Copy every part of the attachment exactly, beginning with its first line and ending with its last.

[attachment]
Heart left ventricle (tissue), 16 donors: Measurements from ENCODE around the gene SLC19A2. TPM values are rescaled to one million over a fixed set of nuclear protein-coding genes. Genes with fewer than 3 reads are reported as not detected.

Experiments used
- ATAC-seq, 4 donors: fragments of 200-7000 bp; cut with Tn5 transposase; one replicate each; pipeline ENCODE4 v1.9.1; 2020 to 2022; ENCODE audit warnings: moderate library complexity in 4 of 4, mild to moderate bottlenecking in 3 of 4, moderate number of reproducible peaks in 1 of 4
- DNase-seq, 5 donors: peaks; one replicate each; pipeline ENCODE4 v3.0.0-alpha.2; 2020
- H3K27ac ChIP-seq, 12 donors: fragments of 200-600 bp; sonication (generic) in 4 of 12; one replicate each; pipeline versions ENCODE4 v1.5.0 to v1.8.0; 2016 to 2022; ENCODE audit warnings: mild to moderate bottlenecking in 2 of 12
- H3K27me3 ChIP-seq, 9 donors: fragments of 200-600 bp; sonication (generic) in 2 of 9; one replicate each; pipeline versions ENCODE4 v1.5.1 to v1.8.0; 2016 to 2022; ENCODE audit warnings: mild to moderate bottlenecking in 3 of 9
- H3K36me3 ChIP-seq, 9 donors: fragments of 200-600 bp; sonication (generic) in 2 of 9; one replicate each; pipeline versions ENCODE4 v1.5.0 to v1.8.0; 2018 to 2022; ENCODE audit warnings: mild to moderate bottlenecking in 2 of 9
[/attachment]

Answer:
Heart left ventricle (tissue), 16 donors: Measurements from ENCODE around the gene SLC19A2. TPM values are rescaled to one million over a fixed set of nuclear protein-coding genes. Genes with fewer than 3 reads are reported as not detected.

Experiments used
- ATAC-seq, 4 donors: fragments of 200-7000 bp; cut with Tn5 transposase; one replicate each; pipeline ENCODE4 v1.9.1; 2020 to 2022; ENCODE audit warnings: moderate library complexity in 4 of 4, mild to moderate bottlenecking in 3 of 4, moderate number of reproducible peaks in 1 of 4
- DNase-seq, 5 donors: peaks; one replicate each; pipeline ENCODE4 v3.0.0-alpha.2; 2020
- H3K27ac ChIP-seq, 12 donors: fragments of 200-600 bp; sonication (generic) in 4 of 12; one replicate each; pipeline versions ENCODE4 v1.5.0 to v1.8.0; 2016 to 2022; ENCODE audit warnings: mild to moderate bottlenecking in 2 of 12
- H3K27me3 ChIP-seq, 9 donors: fragments of 200-600 bp; sonication (generic) in 2 of 9; one replicate each; pipeline versions ENCODE4 v1.5.1 to v1.8.0; 2016 to 2022; ENCODE audit warnings: mild to moderate bottlenecking in 3 of 9
- H3K36me3 ChIP-seq, 9 donors: fragments of 200-600 bp; sonication (generic) in 2 of 9; one replicate each; pipeline versions ENCODE4 v1.5.0 to v1.8.0; 2018 to 2022; ENCODE audit warnings: mild to moderate bottlenecking in 2 of 9